I remember my first San Francisco Landscape Garden show as it used to be called. The year was 1989- not long after the event started as a fundraiser for San Francisco Friends of Recreation and Parks. My father and I loved it. All those orchids and bonsai and beautiful gardens. It was held at Fort Mason and my father, a retired Army colonel, was quite familiar with the location. I was new to garden shows and was yet to discover that the display gardens are part theatre – part landscape design. ‘Who would plant a shrub that grows to 6 feet tall in front of that little bitty flowering perennial?”, I said to Dad. Well, I’ve been to a lot of garden shows since including the Northwest Flower and Garden show in Seattle and the San Francisco Flower & Garden Show when it was held at the Cow Palace and now, in it’s 30th year, at the San Mateo Event Center.
So this year I know what to expect. Or I think I do but there are always surprises. I’m with a couple fellow landscape designers and we have a keen eye for new plants in interesting combinations and design solutions for upcoming landscapes. In addition to the show gardens there are also hundreds of vendors selling all sorts of wonderful garden related items and vendors selling every type of plant you could possibly want. So much fun. Here are just some of the highlights if you weren’t able to attend this year yourself.
The display gardens offer inspiration from lawn replacement ideas to sustainable building methods to exciting new plant introductions. For five days each March, people from around the world are brought together to educate, encourage and inspire garden enthusiast of all ages and all levels of knowledge and experience. This year was no exception although I wish there had been more display gardens like in the “good old days” of the garden show.
Who doesn’t enjoy sitting next to an impressive water feature? This year there were several incorporated in designs that also included low water use plants. A pondless waterfall can attract birds, butterflies and other pollinators to your garden. The soothing sound of the water can also mask street noise. One garden featured a Japanese bamboo deer scare or Shishi Odoshi. Perfect for a small space the bamboo spout fills with water and rocks forward to empty, then rocks back to create a gentle clacking sound.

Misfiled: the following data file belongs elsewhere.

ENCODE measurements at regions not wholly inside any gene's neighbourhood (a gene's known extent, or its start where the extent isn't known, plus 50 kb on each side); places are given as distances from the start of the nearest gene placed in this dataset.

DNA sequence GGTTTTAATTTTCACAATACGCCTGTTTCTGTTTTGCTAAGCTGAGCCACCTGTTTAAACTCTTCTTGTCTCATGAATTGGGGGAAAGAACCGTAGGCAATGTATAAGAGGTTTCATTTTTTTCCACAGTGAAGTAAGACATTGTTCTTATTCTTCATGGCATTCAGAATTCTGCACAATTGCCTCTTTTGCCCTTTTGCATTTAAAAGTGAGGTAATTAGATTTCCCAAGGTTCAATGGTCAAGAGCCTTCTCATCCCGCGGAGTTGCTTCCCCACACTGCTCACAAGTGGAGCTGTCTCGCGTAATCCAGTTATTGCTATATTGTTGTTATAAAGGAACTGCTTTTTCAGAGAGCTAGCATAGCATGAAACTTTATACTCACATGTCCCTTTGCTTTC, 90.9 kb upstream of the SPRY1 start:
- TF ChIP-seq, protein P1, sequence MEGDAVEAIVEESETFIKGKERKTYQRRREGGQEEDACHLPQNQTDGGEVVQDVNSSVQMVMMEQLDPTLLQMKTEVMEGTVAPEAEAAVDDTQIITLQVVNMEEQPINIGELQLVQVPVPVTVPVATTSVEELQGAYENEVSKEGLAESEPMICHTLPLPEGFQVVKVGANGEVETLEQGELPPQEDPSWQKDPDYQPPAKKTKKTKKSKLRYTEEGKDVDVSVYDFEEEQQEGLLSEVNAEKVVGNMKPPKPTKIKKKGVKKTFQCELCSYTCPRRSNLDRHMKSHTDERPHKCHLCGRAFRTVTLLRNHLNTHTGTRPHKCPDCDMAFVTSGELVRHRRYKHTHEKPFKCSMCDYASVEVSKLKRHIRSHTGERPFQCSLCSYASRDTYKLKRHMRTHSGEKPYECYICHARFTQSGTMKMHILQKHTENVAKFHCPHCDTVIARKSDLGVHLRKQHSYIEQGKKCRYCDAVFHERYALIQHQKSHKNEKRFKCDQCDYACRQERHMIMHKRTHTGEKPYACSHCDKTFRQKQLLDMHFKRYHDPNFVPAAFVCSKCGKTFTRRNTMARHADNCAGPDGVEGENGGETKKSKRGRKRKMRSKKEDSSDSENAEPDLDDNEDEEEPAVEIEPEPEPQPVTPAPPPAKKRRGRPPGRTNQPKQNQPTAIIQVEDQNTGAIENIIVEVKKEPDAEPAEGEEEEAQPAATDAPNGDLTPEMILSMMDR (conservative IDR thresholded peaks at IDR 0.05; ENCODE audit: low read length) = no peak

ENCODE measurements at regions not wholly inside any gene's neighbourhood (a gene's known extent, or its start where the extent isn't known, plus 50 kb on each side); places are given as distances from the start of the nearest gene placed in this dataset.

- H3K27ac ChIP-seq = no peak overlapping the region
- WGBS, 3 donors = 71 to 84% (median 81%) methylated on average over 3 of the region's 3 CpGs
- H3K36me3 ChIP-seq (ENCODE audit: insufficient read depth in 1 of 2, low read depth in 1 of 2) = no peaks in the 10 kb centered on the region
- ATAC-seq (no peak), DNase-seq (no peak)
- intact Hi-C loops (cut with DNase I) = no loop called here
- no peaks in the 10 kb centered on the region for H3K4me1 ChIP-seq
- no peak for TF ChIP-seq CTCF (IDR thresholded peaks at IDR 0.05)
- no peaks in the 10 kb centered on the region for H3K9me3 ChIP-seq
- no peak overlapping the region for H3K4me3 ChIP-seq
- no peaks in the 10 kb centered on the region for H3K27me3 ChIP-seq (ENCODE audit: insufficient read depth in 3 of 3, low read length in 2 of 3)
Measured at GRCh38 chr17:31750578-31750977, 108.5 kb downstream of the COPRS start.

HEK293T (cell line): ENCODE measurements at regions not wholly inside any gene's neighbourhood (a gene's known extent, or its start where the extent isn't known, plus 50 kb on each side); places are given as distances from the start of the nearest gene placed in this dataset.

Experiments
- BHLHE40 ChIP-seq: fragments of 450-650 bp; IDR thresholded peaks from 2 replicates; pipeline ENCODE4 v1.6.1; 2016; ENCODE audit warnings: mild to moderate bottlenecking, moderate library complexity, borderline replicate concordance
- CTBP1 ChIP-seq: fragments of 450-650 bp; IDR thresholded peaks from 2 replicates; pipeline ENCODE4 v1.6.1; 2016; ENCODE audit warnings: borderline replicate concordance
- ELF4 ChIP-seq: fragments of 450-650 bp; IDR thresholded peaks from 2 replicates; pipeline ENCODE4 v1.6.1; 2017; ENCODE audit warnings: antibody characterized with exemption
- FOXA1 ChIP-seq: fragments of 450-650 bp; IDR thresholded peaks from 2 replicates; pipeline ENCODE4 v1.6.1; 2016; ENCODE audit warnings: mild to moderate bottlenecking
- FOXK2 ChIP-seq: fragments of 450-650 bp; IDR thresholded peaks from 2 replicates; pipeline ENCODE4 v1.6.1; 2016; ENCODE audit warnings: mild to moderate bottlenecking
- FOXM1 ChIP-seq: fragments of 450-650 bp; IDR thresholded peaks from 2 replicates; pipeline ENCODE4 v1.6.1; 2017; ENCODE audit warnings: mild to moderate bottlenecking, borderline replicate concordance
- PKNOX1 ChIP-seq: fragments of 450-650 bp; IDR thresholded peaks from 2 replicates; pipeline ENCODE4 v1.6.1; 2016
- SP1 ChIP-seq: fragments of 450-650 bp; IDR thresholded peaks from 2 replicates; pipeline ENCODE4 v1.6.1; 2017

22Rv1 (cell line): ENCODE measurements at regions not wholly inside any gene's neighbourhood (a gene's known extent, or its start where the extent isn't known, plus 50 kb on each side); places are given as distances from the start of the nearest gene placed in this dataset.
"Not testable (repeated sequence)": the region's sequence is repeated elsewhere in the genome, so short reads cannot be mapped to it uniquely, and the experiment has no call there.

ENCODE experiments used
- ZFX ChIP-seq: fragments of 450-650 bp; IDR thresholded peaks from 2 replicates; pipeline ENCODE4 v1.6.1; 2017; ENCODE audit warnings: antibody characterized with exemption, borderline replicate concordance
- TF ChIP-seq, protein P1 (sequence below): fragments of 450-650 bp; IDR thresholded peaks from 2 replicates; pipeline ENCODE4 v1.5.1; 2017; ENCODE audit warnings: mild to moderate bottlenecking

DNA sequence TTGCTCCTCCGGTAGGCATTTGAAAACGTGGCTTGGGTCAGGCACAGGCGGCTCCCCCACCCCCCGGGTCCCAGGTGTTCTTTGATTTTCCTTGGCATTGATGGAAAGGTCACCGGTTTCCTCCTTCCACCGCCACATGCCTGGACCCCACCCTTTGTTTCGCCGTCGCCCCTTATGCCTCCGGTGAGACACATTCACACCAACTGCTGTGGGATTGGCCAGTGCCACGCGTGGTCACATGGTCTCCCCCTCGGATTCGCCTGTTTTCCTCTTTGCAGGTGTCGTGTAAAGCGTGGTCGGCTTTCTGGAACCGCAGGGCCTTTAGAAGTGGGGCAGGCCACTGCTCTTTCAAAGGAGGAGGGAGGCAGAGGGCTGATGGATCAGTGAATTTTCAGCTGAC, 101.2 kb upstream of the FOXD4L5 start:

Another impressive display garden featured succulents of every type and shape. Grouped by color and shape, large swaths of these modern looking plants created a living tapestry around columnar basalt landscape rocks. Other notable features of this garden were the brightly painted stucco walls enclosing the space and stucco-over-building-block retaining walls painted bright blue, red and terra cotta.
I probably got the most practical ideas from the garden created by the Association of Professional Landscape Designers than any other garden. Theirs demonstrated ways to re-imagine your garden without a lawn.There were cozy sitting areas. plants that screen out the street or next door neighbor, a vertical edible garden, lawn alternatives like Kurapia and vibrant planters filled with low water use plants. The whole garden was engaging and useful. I also saw a great idea for wall lighting that used a rusted metal screen in front of the light creating an interesting pattern. You had to be there to appreciate it’s unique design.
For me and my colleagues the plants and garden art both featured in the gardens and for sale are what keeps us at the show for a long time. There are so many new plant introductions to evaluate for future designs. From new and improved selections of old favorites such as variegated lavender ‘Meerlo’, a soft mahonia ground cover, abelia ‘Miss Lemon’ to nandina ‘Lemon Lime’ and callistemon ‘Slim Jim’ there is a perfect plant for every garden.
Think about what you want to do in your front or back yard this year to save water and maintenance and enhance the beauty of your space.